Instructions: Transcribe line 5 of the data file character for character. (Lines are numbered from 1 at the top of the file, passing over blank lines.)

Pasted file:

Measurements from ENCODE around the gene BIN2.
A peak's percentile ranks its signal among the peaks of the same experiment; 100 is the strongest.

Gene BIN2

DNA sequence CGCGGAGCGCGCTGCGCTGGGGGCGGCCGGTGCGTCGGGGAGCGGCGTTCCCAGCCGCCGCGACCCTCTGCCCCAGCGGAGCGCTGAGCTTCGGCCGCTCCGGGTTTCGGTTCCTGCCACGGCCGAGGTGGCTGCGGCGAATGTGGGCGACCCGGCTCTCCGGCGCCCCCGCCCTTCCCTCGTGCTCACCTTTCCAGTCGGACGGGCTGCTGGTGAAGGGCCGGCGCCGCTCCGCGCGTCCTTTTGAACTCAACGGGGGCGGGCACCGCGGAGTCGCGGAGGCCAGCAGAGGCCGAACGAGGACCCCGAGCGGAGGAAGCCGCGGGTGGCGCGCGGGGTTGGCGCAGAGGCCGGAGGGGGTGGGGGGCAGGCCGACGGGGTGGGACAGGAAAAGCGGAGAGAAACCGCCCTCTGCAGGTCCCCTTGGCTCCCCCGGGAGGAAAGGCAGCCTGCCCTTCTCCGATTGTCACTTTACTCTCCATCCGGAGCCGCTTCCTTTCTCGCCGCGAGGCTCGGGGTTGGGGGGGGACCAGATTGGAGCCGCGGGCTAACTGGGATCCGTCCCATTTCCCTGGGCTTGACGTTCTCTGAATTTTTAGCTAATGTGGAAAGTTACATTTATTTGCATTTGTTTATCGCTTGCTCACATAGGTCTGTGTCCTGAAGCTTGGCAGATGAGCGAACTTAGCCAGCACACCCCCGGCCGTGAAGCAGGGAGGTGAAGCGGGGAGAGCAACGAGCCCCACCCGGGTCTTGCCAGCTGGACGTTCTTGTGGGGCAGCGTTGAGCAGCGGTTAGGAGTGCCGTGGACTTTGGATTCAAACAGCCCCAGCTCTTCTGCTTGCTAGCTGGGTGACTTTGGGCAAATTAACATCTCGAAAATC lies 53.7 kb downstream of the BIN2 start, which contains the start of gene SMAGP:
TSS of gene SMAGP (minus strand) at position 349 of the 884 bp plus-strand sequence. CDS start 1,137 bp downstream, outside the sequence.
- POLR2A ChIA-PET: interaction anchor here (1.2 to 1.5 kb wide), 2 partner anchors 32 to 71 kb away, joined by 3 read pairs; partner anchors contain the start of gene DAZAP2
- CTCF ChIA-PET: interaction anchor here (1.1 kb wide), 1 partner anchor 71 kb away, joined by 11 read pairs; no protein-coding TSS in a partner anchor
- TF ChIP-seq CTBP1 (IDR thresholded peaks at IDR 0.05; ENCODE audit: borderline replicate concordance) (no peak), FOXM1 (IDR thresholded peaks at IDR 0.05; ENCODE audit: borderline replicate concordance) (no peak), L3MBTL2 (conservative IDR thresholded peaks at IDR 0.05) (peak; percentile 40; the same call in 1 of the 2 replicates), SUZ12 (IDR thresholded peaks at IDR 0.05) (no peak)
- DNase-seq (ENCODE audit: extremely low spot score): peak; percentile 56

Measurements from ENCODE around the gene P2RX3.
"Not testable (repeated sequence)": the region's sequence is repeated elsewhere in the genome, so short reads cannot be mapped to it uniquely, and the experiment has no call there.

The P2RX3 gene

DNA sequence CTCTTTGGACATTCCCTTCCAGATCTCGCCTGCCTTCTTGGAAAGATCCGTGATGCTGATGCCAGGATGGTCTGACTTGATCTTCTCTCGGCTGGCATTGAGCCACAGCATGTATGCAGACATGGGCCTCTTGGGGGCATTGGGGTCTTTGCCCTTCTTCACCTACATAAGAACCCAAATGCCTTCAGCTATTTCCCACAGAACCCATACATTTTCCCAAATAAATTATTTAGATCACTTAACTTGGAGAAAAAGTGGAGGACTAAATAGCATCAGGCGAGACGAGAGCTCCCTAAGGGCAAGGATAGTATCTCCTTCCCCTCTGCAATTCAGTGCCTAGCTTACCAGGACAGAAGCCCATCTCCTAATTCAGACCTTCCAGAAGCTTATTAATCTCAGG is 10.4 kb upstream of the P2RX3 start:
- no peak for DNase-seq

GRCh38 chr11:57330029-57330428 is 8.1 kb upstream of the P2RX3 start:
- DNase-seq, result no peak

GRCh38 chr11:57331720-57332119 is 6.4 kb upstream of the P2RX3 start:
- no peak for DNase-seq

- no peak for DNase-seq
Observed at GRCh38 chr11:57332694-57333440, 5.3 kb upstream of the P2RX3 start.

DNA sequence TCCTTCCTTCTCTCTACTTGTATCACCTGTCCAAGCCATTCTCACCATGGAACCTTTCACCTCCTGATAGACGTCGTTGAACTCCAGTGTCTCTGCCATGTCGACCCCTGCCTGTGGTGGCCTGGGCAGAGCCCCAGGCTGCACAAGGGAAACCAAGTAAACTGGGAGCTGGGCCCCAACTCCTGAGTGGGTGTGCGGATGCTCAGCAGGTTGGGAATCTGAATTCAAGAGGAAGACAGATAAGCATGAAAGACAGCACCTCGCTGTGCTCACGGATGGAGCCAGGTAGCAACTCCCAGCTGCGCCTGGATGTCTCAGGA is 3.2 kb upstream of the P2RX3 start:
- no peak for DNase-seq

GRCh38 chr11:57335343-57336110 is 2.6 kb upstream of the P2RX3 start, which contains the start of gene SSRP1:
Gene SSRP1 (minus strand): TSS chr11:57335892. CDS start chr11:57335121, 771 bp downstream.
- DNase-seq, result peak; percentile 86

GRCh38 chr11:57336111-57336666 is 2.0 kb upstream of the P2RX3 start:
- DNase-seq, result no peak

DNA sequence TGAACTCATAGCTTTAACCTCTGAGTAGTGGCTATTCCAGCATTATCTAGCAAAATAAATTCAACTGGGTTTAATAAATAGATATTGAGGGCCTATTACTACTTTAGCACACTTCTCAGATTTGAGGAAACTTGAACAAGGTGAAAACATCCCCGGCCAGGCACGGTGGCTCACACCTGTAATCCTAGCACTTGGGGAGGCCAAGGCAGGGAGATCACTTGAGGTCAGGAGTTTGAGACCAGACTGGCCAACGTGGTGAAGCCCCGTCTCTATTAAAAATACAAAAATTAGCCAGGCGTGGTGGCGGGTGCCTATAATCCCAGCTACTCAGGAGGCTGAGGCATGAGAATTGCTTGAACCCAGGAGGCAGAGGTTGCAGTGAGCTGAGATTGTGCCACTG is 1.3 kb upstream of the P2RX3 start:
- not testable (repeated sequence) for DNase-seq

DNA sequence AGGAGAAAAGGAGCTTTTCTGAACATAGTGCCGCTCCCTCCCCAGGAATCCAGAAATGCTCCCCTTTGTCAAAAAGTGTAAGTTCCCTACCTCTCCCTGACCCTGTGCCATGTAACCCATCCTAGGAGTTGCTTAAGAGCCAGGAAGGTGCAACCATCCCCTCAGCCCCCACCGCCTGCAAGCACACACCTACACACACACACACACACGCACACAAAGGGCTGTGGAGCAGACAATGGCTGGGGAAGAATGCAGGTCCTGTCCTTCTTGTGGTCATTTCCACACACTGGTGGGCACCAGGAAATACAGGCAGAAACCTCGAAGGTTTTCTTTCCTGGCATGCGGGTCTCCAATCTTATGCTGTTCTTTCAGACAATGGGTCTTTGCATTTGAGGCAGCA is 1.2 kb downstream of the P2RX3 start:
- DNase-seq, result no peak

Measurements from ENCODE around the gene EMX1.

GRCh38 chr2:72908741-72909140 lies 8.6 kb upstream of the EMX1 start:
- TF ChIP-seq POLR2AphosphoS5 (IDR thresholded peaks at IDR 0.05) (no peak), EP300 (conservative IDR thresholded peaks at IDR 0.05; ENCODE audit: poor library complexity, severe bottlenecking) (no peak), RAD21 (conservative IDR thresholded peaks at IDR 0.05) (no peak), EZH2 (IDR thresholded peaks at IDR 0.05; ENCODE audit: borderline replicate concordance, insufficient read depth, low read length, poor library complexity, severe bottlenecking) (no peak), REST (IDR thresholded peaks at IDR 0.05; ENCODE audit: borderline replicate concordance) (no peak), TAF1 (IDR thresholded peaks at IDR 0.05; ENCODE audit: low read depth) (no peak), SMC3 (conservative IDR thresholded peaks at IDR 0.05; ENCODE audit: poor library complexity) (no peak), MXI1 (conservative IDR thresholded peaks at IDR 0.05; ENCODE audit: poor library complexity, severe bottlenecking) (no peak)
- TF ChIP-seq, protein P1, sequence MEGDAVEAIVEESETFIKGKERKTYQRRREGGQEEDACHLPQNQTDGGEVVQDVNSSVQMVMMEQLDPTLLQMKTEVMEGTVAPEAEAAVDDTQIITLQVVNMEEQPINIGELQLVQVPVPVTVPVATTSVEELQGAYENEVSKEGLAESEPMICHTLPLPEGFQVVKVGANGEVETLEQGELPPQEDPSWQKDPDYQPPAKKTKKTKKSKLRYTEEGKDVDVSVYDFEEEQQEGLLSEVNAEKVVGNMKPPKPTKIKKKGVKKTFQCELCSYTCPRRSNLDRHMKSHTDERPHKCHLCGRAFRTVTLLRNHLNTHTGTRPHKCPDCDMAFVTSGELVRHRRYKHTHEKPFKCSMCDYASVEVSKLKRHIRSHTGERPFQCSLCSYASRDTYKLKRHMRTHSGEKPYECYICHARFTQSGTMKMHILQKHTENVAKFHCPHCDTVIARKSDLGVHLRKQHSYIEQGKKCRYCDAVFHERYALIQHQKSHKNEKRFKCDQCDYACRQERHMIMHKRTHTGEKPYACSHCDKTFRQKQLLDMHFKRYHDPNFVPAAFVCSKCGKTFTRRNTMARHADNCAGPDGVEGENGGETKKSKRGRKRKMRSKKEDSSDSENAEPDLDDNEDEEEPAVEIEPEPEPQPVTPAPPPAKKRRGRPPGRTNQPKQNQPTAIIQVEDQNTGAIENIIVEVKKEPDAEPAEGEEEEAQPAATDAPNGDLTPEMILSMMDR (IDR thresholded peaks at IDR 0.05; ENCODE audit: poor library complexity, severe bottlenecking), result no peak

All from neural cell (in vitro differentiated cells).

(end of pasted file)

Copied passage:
TSS of gene SMAGP (minus strand) at position 349 of the 884 bp plus-strand sequence. CDS start 1,137 bp downstream, outside the sequence.